Home > Books, Old Reviews > How To Invent Everything by Ryan North

How To Invent Everything by Ryan North

Ryan North is as funny and he is smart, and he is very funny. Known for things such as Dinosaur Comics, Squirrel Girl and To Be or Not to Be, a book which turned the events of Macbeth into an adventure game. North’s signature style is funny yet informative, and with his latest How To Invent Everything, he completely outdoes all his previous work.

The premise of How To Invent Everything is that it’s a copy of survival guide for a stranded time travel. Allegedly discovered by North in the fossil record, it tells the reader that there is no way to repair a time machine. Instead, it advises the reader to rebuild civilisation from scratch, this time without making as many mistakes.

The first chapter is a description of both history and Earth’s place in the cosmos, cunningly disguised as a ‘how to work out where the time machine as dumped you’. Next we are onto the very basics; the fundamental technologies for civilisation turn out not to be fidget spinners and yodelling, but spoken and written language, scientific method, numbers that work and having some spare food. We then get into farming, mining, animal husbandry and so. All the good stuff.

Though disguised as a technical manual, this is anything but. It’s a fun history and explanation of humanity’s scientific achievements so far, with an added ‘how to’ on top. One of the recurring themes is exactly how long it took humans to come up with simple ideas such as wheelbarrows or keeping infants warm. They are fascinating (and carefully researched) facts here, all relating to human nature and their relationship with technology.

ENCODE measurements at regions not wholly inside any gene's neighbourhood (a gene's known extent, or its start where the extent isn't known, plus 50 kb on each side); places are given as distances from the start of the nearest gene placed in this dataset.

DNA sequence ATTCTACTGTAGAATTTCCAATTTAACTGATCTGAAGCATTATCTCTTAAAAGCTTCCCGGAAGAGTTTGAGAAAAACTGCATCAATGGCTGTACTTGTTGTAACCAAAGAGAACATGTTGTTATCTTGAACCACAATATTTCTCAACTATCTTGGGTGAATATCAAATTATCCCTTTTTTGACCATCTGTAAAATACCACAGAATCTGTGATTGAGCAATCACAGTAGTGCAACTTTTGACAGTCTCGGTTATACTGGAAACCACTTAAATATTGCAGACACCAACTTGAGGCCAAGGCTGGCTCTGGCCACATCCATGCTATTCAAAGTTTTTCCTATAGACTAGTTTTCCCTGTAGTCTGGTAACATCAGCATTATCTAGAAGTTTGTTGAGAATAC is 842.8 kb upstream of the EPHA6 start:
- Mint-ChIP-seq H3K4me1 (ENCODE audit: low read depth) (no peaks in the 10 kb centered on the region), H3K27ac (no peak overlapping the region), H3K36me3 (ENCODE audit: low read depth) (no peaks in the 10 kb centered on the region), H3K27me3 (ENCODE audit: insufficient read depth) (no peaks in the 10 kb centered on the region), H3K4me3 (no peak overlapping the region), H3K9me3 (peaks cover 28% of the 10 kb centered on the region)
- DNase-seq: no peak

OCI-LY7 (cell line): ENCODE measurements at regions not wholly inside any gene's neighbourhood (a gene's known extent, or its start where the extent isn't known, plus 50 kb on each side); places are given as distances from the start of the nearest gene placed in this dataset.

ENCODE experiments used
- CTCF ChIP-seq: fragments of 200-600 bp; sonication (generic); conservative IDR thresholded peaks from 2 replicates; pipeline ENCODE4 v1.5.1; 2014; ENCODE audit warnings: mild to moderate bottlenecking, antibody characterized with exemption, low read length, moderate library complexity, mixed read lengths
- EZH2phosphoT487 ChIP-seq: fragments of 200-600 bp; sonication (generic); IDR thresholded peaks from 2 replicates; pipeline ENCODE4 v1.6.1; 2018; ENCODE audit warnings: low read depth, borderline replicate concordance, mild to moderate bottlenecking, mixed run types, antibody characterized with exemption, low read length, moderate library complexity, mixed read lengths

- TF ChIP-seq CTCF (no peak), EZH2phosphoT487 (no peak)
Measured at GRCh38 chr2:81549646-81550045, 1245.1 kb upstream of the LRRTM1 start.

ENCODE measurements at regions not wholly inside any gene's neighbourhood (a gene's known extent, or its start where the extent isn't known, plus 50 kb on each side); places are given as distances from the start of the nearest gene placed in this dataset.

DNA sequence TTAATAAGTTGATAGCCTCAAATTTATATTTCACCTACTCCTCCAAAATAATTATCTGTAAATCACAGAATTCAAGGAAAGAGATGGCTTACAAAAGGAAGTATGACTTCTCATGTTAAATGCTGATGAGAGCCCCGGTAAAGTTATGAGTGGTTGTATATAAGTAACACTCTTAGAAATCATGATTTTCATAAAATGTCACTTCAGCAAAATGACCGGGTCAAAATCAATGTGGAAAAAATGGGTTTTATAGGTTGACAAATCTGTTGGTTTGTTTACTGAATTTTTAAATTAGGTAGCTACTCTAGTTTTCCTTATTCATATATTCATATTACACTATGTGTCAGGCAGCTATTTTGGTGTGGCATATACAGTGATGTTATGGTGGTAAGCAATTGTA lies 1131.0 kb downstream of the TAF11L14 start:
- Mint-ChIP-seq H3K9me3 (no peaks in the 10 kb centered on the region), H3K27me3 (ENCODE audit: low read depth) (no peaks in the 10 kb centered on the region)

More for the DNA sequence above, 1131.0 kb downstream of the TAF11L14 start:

The conversational tone is charming, as well as the occasional gag about time-travel. (The fictional author in the book is angry at his boss at the time travel agency, for example.) It’s filled with lovely touches, such as all the historic quotes being from you, because you’ve gone back in time and nabbed those quotes. (They are also properly attributed, as is everything else)

Clever and well observed, it’s filled with everything you need to reboot civilisation. It includes substantial notes in the appendices and a general guide to useful animals and plants. This book is an almost essential primer on the story so far when it comes to science. We even go as far as basic computing, whilst also covering music, art and medicine. How To Invent Everything follows the Reithian principles of information, education, and entertainment, though it has the latter in spades.

I’ll be installing my copy in my personal time machine, of course. And getting copies for all my adventurous friends.

Categories: Books, Old Reviews
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